The wilderness, of course, is not a geographical location…like Bethlehem. You can’t take a trip to the Holy Land and plan to visit ‘the wilderness’, like you can in visiting Bethlehem. But you can visit it, and most of us have been there. The wilderness is a place of struggle amidst your life’s journey. For Jesus, it was this time that he went out ~ alone and was tempted and tested for 40 days. 40 days would be the time period all four gospels would record. 40 ~ a significant number, used 146 times in scripture…a short form for ‘a time of testing and trial’. The number used for Noah’s sea voyage, Elijah’s time of fasting, Jonah’s warnings to the Ninevites, the Israelites’ wilderness wandering, and now for Jesus’ testing. Jesus’ 40, his time of testing, would be something which he would later draw upon. But in the moment, it was a profound struggle. Jesus would be hungry; he would be lonely; he would be tested and tempted. It would be a most difficult telling of Jesus’ birth that Mark gives us. But it is a birth story that, I think, we all will be glad is there!  

I’m guessing that you might be as glad as I am, that when we need to, we can come home to Mark’s house and find Christmas hope! To be sure, you will never want to go there; however, in those times of struggle, loss and pain, isn’t it good to know that Christmas still happens…that Christ still arrives…even amidst the struggle, the loss and the pain, Christ’s hope can still emerge, even there!  

It is helpful to recall that Christmas for Mark is not just wilderness. It contains two components: wilderness…and blessing. Christmas at Mark’s house contains the blessing offered to Jesus at his baptism as well as his wilderness struggles. As John baptizes his cousin Jesus, and Jesus emerges from the waters of the Jordan River, the text reports that a voice echoes throughout the skies: “You are my Son, the Beloved; with you I am well pleased.’ While it might seem that the world is throwing the most challenging struggles upon you, Mark’s Christmas is one which reminds us that God’s presence is with us through those struggles. Through your struggles, through your temptations, as your world is falling apart, you are God’s precious child: “you are my daughter/son in who I am well pleased”. And God will walk through the struggles and pain with you, will walk through the wilderness experiences beside you…for you are God’s child…God’s son/ God’s daughter. And while it might not seem like the world loves you, you will get through the wilderness for God loves you!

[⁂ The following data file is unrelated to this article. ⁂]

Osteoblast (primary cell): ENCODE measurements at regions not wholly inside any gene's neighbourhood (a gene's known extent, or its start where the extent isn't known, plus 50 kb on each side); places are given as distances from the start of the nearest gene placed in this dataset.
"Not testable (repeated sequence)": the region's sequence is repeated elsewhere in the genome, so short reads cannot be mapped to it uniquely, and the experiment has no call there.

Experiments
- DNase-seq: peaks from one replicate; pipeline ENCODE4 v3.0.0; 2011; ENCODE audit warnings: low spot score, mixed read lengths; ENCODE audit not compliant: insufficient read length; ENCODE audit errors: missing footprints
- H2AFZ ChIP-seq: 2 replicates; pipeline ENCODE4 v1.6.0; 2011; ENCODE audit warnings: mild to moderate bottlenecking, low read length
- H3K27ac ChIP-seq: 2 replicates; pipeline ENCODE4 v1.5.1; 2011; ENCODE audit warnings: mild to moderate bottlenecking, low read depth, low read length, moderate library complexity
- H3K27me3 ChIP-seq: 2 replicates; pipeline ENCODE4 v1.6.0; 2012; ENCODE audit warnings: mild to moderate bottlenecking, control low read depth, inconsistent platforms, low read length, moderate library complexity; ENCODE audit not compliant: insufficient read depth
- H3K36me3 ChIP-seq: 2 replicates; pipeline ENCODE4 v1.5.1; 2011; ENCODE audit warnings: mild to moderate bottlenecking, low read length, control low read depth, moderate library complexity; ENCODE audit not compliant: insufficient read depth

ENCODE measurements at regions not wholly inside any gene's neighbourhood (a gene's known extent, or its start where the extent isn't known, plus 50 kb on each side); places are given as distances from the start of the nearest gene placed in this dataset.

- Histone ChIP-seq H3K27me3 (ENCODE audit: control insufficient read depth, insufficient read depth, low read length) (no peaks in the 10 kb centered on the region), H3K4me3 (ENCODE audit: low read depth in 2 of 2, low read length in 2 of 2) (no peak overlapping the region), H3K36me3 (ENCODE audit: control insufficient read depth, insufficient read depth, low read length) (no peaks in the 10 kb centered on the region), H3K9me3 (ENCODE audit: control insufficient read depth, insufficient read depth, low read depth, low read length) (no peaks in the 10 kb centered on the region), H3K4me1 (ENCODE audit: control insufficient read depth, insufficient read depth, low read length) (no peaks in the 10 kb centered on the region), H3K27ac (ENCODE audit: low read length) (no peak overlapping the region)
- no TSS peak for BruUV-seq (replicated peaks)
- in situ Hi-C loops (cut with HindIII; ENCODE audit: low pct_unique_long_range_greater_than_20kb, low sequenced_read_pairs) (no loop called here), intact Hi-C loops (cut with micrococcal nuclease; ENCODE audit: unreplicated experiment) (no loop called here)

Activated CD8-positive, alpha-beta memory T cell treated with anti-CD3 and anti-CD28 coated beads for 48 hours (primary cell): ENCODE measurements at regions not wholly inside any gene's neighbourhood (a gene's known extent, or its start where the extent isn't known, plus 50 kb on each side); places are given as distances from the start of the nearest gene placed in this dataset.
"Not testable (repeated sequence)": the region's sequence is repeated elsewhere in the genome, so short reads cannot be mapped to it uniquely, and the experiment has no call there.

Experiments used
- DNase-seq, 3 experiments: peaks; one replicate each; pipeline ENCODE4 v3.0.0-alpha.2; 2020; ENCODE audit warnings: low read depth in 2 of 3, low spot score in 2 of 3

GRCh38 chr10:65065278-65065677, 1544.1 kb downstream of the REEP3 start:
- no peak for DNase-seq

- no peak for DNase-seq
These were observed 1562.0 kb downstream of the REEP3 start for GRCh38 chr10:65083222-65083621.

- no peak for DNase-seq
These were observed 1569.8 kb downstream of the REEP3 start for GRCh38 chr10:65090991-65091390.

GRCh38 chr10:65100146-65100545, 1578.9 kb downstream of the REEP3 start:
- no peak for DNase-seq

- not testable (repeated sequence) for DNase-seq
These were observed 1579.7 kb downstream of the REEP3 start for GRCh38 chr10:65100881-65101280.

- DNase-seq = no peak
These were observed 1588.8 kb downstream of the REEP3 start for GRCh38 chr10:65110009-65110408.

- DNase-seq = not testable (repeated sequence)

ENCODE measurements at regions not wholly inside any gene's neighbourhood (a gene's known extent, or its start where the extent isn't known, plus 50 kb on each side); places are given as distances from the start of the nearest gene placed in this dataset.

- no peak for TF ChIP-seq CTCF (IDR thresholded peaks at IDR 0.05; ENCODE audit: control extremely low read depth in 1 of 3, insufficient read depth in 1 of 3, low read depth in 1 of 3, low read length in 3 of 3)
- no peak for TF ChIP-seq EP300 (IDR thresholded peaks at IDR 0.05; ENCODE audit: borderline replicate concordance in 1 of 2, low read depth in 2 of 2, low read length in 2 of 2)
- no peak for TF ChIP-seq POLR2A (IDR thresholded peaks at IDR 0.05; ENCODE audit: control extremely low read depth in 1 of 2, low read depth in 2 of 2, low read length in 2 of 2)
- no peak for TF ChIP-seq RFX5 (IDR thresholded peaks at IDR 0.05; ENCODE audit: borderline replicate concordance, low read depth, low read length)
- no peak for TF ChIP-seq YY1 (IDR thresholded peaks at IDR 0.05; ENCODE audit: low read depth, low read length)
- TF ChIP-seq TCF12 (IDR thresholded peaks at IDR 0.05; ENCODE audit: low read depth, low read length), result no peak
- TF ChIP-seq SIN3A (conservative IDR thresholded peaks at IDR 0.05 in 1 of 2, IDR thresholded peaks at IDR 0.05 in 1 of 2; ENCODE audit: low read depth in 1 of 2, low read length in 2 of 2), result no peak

The question often asked in the times of injustice and unfair struggles are… ‘how could God allow this to happen?’… ‘how can this all-powerful, all-loving God allow these seeming injustices to occur?’ And we are inevitably drawn back and reminded of this God who loved Creation so much that we have been granted freedom. We wish, but we can’t have it both ways! God cannot be the controller of our destiny and ALSO the granter of free will. God loves so unconditionally, that God gave us the will be be free! And the free will that is exerted~  by some ~ against others ~ and against Creation ~ has been the deep cause for so much pain…suffering…and wilderness, for so many. At Mark’s house, we are touched by the reality that God’s presence is birthed into the wilderness and injustices that continue to occur. God blesses you; God stands by you; God holds you; God wipes away your tears…when we let God.  

This Sunday in the church year is called ‘Christ the King’ or ‘The Reign of Christ’ Sunday. It is a promise (and a challenge), that as we come to the end of the Church year…and prepare for a new year next Sunday with Advent, we realize the power of God’s arrival in Christ. Do we let Christ be our King? Do we live as if Christ Reigns over all? This, of course, might be an easier spiritual exercise to pursue on the years that our hearts are poised to sing ‘Joy to the World’. However, on those years when we come home to Mark’s house, when we walk through the times of wilderness, even then we also can celebrate the surprising arrival of Jesus. The One who is birthed amidst our struggles and pains; the one who will walk at our sides and birth new life and hope.  

I sincerely hope that you do not find yourself at ‘Mark’s House’ for Christmas; however, if you do, may we know that, even there…we will find the hope of Christ’s arrival.